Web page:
Marita Coppes would love to see municipalities or individuals designating and protecting forests in memory of all those lost to the coronavirus.
Since the outbreak of the coronavirus we need new words to adapt ourselves to the ‘new normal’. We are on our way to becoming a ‘six-foot-society’ by making ‘distance visits’ and we are creating ‘distance shame’ by reminding others – even squealing on them – to safeguard the six feet distance.
The new words help us to take responsibility for the consequences of the coronavirus but what I miss is reflection on the causes. And I don’t mean going into all the conspiracy theories that are humming around but rather contemplating an x-ray image of a lung. If you watch carefully you can see our lungs looking like trees standing upside down. The trachea looks like the trunk, the respiratory tract looks like the branches and the alveoli look like leaves.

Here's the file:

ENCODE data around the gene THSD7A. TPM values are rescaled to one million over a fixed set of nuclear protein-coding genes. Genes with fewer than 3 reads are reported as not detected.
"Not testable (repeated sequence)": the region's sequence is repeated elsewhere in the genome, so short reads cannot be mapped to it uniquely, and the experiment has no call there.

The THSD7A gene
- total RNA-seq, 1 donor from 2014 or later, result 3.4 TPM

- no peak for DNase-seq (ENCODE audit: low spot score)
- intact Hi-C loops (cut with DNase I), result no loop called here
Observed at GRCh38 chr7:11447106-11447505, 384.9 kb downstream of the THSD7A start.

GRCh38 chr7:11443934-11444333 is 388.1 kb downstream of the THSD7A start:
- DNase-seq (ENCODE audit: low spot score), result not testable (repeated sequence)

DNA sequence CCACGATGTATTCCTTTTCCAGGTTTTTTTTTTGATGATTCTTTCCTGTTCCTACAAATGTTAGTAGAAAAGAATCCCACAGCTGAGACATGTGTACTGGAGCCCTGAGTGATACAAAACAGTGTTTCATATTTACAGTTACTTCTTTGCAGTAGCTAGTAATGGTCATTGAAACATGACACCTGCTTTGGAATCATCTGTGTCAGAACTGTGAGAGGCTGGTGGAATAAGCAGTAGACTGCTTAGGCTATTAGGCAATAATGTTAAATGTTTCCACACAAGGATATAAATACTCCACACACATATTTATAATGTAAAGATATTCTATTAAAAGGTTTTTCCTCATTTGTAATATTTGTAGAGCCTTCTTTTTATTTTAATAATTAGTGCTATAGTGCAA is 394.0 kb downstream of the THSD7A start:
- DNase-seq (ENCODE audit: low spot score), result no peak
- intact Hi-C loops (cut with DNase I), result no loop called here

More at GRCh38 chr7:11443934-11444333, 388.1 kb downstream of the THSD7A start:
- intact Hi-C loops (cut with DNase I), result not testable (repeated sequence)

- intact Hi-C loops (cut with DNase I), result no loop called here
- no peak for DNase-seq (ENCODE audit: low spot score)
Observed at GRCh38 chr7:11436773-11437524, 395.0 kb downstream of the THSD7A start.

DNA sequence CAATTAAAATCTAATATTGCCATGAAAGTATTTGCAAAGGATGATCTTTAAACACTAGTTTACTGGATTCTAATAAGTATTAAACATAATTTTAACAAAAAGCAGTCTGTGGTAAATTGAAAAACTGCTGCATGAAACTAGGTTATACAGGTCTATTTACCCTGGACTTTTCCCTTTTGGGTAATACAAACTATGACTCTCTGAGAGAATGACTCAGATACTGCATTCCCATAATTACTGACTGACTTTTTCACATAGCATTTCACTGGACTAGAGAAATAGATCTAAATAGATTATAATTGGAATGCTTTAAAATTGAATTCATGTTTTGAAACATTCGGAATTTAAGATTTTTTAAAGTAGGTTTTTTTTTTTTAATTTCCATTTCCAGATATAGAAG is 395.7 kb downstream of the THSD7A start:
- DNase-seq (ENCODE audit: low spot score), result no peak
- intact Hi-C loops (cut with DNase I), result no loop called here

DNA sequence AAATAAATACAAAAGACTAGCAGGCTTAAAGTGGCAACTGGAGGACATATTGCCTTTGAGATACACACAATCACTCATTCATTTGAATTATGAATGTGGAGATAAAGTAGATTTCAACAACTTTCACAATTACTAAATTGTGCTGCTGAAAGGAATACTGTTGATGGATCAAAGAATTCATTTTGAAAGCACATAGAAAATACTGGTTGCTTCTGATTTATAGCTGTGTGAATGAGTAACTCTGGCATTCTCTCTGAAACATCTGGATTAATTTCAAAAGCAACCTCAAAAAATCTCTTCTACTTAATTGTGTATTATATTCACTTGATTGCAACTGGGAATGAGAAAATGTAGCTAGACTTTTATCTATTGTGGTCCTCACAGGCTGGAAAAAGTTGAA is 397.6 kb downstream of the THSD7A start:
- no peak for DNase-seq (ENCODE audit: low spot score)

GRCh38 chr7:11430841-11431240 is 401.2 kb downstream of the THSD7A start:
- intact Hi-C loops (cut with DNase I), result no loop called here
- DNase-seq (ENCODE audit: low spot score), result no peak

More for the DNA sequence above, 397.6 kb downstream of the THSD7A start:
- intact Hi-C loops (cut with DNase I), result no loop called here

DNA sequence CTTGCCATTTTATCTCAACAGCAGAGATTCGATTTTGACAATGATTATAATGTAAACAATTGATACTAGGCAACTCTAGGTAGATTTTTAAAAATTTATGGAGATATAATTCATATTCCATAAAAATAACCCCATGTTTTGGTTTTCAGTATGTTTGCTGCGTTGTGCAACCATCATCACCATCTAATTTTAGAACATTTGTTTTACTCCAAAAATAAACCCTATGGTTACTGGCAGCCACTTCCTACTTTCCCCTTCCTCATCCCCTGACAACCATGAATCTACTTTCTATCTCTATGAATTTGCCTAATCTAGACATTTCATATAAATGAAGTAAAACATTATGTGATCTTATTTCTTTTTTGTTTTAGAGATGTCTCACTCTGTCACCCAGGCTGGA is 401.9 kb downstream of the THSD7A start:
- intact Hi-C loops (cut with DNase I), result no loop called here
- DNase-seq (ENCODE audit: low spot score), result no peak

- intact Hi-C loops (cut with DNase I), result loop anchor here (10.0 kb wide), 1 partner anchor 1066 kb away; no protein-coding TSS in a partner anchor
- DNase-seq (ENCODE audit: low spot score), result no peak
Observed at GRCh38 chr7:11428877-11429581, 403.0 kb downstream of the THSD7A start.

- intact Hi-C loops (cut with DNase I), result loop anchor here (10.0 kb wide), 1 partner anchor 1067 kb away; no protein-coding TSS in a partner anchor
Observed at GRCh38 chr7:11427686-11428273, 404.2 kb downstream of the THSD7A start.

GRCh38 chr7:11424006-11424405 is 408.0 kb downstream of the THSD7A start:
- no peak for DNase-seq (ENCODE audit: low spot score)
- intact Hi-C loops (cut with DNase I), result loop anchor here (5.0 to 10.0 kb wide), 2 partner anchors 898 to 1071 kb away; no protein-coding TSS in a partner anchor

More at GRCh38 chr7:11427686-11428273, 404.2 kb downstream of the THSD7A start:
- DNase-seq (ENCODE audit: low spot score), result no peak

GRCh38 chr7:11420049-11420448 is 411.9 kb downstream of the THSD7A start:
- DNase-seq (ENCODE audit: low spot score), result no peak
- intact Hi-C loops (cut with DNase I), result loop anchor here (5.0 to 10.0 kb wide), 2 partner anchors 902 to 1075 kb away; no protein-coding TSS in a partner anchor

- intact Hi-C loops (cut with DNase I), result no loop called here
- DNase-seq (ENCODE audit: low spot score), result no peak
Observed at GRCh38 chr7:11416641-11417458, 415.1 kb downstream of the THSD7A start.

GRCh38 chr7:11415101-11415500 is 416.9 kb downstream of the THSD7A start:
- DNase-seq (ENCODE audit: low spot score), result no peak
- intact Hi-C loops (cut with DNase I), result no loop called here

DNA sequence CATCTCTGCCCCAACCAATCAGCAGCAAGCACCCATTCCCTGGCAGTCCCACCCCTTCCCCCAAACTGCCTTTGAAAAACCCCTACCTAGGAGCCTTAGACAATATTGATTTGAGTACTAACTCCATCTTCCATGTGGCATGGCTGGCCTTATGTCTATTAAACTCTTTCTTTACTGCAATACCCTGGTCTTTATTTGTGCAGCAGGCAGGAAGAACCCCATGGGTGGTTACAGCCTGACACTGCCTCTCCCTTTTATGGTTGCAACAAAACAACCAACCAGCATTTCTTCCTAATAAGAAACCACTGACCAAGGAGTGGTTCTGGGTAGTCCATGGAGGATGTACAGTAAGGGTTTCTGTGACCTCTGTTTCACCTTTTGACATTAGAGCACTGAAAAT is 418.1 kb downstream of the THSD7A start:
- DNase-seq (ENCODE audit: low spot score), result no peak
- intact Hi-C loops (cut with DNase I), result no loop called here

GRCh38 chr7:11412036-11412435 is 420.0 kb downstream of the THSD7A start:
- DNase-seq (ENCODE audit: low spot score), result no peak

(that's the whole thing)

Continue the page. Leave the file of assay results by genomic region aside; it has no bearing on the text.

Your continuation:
Our lungs get hit very hard by the coronavirus and the resemblance to a tree reminds me of all the news items over the past year about the lungs of the earth, our forests. The bush fires in Australia, the murderous rate of deforestation of the Amazon since the rise to power of Bolsonaro in Brazil, but also the deforestation in the Netherlands. Relatively speaking deforestation moves at an even higher pace here than in the Amazon.
To me there is a direct relationship, a cause and effect, an ‘as inside so outside’. That is why – within the scope of dealing with the coronavirus – I would love to see us planting trees for every casualty on the pretext of #rememberingyou4thenext7generations. It would be lovely to see municipalities or individuals designating and protecting forests in memory of all those lost to the coronavirus, with different kinds of trees at six feet distance from one another.
First published on Marita’s blog – English translation by Srajan – maritacoppes.nl
We are all a connected whole
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